or convicted after its adoption.
8. We are also grateful to Mr Denis Bribosia, Special Representative
of the Secretary General of the Council of Europe in Azerbaijan,
and his staff in the Baku office, for their precious assistance
in the organisation of meetings with representatives of the civil
society, political parties and with representatives of the media
and of international organisations.
2 Economic and international context
9. The country’s massive oil revenues
have led to a growing self-confidence in Azerbaijan’s foreign policy. Export
of oil and gas has strengthened the economic position of the country
and led to a 25% gross domestic product growth in 2007. The US$4
billion Baku-Tbilisi-Ceyhan (BTC) pipeline – which pumps Caspian
Sea oil to the Turkish Mediterranean, bypassing the Russian Federation
and Iran – should supply 1 million barrels per day by 2009. One
of the pipeline’s main beneficiaries is Azerbaijan.
Moreover, at the GUAM Organization for Democracy and Economic
Development Heads of State Summit, hosted in Baku on 18 and 19 June
and at the G8 Summit in Heiligendamm
(Germany), in June 2007, President Putin proposed using the radar
site of Qabala (300 km north of Baku) for a European missile defence
system as a counter proposal to the plan of President George W.
Bush to base the system elsewhere in Europe. The Qabala radar station
was built in 1987 and is currently rented to the Russian Federation.
11. At the same time, there is a widespread public perception
of corruption throughout all facets of society, including the civil
service, government ministries and officials at the highest level,
which could jeopardise the development of the country.
12. The government tries to apply a balanced foreign policy between
the Russian Federation, Iran and the West. Political life in Azerbaijan
is largely influenced by neighbouring and international politics
and, in 2008, events such as the unilateral declaration of independence
of Kosovo, the presidential elections in Armenia and the ensuing
events, or the Turkish military operations in Iraq and the 21 May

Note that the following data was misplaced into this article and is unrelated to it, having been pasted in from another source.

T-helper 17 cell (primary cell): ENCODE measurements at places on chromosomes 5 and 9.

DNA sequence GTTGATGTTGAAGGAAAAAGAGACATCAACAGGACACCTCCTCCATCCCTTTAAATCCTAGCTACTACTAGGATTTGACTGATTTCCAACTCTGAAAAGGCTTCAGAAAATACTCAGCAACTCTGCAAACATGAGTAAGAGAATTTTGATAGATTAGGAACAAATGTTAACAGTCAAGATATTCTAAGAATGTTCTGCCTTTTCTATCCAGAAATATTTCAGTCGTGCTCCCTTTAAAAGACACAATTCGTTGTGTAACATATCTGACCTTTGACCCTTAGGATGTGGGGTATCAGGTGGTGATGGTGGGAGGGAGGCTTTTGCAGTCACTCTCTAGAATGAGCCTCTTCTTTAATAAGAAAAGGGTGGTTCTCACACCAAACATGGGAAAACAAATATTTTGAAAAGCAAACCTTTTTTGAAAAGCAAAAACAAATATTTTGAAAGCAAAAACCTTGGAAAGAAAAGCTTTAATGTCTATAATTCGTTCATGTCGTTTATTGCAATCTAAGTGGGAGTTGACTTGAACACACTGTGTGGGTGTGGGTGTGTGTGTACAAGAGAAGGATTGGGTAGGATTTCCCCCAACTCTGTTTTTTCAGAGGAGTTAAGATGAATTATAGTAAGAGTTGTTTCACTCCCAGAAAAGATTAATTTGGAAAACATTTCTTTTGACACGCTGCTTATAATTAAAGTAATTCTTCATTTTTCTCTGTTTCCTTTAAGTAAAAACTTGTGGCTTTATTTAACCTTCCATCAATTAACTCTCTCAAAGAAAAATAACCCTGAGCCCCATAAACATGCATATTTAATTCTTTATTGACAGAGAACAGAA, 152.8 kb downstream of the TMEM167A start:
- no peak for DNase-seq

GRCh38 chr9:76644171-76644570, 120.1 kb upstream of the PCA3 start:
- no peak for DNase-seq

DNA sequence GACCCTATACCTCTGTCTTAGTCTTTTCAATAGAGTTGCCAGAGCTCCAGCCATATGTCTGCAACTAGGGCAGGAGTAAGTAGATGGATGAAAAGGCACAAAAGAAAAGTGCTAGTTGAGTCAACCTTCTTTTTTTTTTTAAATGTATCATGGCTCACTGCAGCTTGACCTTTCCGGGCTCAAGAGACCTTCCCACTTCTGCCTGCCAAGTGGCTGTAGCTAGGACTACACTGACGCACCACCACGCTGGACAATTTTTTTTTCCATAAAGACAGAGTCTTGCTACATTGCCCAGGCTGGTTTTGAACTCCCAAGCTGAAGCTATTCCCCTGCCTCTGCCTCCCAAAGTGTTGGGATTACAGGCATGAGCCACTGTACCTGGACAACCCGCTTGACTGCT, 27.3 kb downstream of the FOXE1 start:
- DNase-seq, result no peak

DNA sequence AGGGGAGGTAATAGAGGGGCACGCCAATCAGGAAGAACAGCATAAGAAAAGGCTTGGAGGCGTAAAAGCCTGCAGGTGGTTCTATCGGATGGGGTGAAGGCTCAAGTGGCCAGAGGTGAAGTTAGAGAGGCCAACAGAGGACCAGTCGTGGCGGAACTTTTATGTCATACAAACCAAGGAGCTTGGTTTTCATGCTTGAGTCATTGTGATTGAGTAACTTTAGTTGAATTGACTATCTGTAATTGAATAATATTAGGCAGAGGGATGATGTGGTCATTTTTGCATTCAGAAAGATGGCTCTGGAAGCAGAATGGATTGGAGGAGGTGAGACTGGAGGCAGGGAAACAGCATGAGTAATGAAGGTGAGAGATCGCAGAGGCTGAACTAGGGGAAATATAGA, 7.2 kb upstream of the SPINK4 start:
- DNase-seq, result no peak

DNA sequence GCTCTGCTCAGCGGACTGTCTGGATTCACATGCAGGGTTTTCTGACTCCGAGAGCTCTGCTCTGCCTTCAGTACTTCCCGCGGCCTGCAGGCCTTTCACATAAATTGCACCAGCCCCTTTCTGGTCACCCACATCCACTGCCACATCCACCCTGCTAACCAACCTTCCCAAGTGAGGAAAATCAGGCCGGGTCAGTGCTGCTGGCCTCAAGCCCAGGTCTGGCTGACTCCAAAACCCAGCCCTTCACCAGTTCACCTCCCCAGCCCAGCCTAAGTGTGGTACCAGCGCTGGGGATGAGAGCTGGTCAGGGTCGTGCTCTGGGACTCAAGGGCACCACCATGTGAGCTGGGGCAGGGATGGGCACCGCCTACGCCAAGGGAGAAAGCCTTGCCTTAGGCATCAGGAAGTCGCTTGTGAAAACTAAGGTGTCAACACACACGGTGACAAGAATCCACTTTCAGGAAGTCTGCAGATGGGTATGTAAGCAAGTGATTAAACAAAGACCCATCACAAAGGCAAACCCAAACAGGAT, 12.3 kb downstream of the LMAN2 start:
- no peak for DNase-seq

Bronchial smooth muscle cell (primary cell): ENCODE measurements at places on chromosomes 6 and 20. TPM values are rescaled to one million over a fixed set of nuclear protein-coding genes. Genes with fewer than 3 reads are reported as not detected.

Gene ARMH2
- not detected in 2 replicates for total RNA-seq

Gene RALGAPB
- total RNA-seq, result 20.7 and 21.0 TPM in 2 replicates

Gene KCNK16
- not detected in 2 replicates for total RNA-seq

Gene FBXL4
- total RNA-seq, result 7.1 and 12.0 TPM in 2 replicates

parliamentary elections in Georgia.
13. The Nagorno-Karabakh conflict continuously dominates the political
agenda of the country. In the first week of March 2008, heavy gunfire
broke out on the front line which led to several casualties. According
to governmental sources, five Azerbaijani soldiers and two civilians
were killed in and around the area while several civilians and soldiers
were injured. Heavy casualties on the Armenian side were also reported.
14. Today, the Azerbaijani authorities are facing a major challenge
as they try to transform important dividends of the oil business
into the sustainable development of society.
15. Nevertheless, Azerbaijan clearly opted for European standards
in terms of democracy, the rule of law and human rights when it
joined the Council of Europe seven years ago.
Regrettably, throughout 2007 and early 2008, Azerbaijan has
been pointed out by several organisations for its poor human rights
to the freedom of expression, harassment of media representatives,
limitations of the freedom of assembly, the lack of followup to
the issue of alleged political prisoners and the humanitarian concerns
raised by several cases, the dysfunctioning of the judiciary system and
the conditions of detention are issues of great concern to the co-rapporteurs.
17. All these concerns have their origin in the dysfunctioning
of the democratic institutions in the country. The October 2008
presidential elections will be a major test for the Azerbaijani
authorities to prove their will to transform the country into a